Civil Works Administration

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CWA marker at Breese Stevens Field in Madison, Wisconsin (1934)

The Civil Works Administration (CWA) was a short-lived U.S. job creation program established by the New Deal during the Great Depression to rapidly create manual labor jobs for millions of unemployed workers. The jobs were merely temporary, for the duration of the hard winter of 1933–34. President Franklin D. Roosevelt unveiled the CWA on November 8, 1933 and put Harry L. Hopkins in charge of the short-term agency. Roosevelt was convinced that jobs were much better for everyone than cash handouts.

The CWA was a project created under the Federal Emergency Relief Administration (FERA). The CWA created construction jobs, mainly improving or constructing buildings and bridges. It ended on March 31, 1934, after spending $200 million a month and giving jobs to 4 million people.

Accomplishments[edit]

"6,000 Men and a Scenic Boulevard"; San Francisco, California, ca. 1934

The CWA's workers laid 12 million feet of sewer pipe and built or improved 255,000 miles of roads, 40,000 schools, 3,700 playgrounds, and nearly 1,000 airports (not to mention building 250,000 outhouses still badly needed in rural America).[1] The program was praised by Alf Landon, who later ran against Roosevelt in the 1936 election.[1]

Representative of the work are one county's accomplishments in less than five months, from November 1933 to March 1934. Grand Forks County, North Dakota put 2,392 unemployed workers on its payroll at a cost of about $250,000. When the CWA began in eastern Connecticut, it could hire only 480 workers out of 1,500 who registered for jobs. Projects undertaken included work on city utility systems, public buildings, parks, and roads. Rural areas profited, with most labor being directed to roads and community schools. CWA officials gave preference to veterans with dependents, but considerable political favoritism determined which North Dakotans got jobs.[2]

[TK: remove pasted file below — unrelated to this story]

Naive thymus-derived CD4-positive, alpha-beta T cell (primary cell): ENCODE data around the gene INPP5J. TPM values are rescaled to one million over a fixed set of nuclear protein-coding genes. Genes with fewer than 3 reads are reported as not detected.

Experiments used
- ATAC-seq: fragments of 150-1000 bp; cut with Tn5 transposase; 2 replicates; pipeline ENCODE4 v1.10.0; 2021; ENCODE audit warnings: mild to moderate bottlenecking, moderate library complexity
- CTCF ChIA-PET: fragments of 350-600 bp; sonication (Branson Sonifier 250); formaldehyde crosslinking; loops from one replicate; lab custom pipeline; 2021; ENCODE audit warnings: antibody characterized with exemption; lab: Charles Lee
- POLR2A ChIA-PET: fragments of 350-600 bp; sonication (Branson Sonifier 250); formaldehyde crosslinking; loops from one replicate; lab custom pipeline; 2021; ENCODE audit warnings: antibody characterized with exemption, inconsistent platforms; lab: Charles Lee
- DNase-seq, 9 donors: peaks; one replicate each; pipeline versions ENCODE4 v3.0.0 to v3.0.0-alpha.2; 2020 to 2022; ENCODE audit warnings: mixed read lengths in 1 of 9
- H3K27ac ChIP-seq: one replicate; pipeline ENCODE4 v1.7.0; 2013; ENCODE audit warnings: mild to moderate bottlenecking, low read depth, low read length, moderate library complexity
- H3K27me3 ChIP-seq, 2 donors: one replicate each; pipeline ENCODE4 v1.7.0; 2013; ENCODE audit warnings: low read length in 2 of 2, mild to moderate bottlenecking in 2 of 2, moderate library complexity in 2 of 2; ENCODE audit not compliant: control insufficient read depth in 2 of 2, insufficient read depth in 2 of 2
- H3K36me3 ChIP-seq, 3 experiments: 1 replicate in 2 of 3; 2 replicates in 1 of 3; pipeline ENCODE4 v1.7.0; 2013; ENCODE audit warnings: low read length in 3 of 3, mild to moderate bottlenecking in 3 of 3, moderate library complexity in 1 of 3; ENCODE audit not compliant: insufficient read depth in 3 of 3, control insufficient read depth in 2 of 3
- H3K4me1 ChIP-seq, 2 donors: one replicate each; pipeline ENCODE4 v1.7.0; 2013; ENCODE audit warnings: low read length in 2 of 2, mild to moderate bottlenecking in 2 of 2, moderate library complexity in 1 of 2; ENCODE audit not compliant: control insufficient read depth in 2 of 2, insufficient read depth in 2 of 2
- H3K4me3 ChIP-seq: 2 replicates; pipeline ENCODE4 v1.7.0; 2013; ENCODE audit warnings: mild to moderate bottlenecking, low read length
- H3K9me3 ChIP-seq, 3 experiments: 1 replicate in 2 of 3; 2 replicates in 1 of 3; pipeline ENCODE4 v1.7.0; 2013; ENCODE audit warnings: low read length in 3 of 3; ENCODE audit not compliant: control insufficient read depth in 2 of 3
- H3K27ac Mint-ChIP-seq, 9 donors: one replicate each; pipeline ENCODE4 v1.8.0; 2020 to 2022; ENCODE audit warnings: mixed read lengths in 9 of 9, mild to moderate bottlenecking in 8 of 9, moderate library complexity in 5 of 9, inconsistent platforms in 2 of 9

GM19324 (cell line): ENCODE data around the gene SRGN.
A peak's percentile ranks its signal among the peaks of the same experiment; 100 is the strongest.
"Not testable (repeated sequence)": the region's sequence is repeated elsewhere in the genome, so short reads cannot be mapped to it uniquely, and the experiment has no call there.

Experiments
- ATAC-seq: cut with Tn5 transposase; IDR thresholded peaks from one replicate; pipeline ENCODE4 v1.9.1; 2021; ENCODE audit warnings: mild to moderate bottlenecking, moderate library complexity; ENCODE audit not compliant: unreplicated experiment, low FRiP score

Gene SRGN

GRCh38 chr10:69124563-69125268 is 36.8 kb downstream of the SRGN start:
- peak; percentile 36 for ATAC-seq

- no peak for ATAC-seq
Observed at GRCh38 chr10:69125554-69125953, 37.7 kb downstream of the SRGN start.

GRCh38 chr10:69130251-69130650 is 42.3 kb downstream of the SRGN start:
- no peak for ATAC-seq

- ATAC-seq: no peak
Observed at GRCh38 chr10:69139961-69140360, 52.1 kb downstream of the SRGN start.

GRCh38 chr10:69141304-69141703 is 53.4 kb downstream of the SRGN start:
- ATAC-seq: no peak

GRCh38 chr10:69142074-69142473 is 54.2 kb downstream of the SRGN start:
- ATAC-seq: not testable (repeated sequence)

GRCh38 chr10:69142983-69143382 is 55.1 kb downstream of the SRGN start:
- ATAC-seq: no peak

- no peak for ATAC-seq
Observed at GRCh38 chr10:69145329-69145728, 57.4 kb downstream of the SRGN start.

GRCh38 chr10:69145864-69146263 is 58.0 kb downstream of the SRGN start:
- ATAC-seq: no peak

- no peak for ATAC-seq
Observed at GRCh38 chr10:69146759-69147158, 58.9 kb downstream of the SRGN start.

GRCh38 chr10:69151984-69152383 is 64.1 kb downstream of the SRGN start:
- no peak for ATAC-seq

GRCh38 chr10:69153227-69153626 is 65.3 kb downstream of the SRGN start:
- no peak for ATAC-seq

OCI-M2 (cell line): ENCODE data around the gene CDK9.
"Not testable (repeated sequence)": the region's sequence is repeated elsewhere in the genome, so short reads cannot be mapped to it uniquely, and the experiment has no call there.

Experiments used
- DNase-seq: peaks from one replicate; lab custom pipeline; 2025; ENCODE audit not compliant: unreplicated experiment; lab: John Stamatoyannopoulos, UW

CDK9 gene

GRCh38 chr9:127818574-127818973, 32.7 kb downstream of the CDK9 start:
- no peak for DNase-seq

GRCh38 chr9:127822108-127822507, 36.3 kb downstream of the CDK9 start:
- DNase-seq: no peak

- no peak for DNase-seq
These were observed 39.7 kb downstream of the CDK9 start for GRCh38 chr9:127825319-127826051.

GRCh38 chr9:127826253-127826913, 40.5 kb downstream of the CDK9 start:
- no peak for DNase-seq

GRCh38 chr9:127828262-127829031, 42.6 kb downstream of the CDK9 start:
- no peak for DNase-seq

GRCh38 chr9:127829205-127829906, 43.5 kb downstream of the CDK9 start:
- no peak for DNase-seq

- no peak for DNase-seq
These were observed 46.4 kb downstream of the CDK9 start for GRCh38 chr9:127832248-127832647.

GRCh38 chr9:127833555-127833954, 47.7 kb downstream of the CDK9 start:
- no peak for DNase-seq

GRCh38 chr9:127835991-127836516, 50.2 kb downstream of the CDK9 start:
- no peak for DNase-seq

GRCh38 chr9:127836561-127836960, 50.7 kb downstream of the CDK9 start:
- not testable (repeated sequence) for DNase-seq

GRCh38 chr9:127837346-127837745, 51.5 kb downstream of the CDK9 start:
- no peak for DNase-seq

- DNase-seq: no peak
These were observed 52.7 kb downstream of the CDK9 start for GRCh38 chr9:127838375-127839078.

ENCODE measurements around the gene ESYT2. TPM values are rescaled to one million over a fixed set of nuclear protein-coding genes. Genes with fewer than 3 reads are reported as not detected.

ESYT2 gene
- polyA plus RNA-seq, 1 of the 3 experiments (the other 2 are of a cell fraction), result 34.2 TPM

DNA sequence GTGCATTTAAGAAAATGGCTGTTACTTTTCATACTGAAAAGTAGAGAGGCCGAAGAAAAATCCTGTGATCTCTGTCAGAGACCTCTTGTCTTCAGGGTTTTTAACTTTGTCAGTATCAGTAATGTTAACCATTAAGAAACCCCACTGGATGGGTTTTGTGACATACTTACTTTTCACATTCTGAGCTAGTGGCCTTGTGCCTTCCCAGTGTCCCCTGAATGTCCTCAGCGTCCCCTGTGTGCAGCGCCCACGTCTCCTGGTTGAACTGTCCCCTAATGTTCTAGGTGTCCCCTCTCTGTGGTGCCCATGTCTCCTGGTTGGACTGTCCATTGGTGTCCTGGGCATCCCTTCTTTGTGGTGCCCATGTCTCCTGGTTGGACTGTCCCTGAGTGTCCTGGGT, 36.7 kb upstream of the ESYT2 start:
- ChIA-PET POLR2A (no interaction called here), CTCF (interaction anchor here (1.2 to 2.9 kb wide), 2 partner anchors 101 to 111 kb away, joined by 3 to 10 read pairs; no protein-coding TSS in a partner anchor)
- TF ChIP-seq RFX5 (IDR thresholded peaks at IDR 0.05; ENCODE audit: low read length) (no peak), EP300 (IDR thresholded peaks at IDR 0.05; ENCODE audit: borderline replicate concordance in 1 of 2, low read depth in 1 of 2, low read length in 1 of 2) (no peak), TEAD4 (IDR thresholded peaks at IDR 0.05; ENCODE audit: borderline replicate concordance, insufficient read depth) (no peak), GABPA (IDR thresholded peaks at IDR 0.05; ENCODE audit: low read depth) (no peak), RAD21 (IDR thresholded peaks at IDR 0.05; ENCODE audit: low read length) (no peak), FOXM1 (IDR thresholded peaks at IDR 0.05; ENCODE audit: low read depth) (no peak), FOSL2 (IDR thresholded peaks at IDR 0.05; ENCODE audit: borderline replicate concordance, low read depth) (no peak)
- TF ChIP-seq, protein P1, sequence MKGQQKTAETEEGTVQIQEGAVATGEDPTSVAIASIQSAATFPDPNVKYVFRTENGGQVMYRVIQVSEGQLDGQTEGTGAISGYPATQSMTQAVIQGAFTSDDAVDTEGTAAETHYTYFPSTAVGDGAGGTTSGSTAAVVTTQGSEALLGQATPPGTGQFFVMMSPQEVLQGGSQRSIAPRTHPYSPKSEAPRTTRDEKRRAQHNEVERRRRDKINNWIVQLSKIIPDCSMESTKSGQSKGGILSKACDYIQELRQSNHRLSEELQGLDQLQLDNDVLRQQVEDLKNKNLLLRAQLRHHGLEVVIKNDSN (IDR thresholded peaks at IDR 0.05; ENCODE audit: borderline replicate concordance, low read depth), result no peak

Opposition[edit]

Although the CWA provided much employment, there were many taxpayers who saw leaves being raked but nothing of permanent value. Roosevelt told his cabinet that this criticism moved him to end the program and replace it with the WPA which would have long-term value for the society, in addition to short-term benefits for the unemployed.[3]

See also[edit]

References[edit]

  1. ^ a b Peters, Charles; Noah, Timothy (Jan 26, 2009), "Wrong Harry -- Four million jobs in two years? FDR did it in two months", Slate 
  2. ^ Roger D. Hardaway, "The New Deal at the Local Level: The Civil Works Administration in Grand Forks County, North Dakota," North Dakota History, 1991, Vol. 58 Issue 2, pp 20-30
  3. ^ Harold L. Ickes, Secret Diary of Harold L. Ickes: The First Thousand Days 1933-1936 (1953) p. 256

Further reading[edit]

  • Bremer, William W. "Along the "American Way": The New Deal's Work Relief Programs for the Unemployed," Journal of American History Vol. 62, No. 3 (Dec., 1975), pp. 636-652 in JSTOR
  • Peters, Charles and Timothy Noah. "Wrong Harry -- Four million jobs in two years? FDR did it in two months" Slate Jan. 26, 2009 online
  • Schwartz, Bonnie Fox. The Civil Works Administration, 1933-1934: The Business of Emergency Employment in the New Deal (1984), a standard scholarly history
  • Walker, Forrest A. The Civil Works Administration: an experiment in Federal work relief, 1933-1934 (1979), a standard scholarly history

Primary sources[edit]

External links[edit]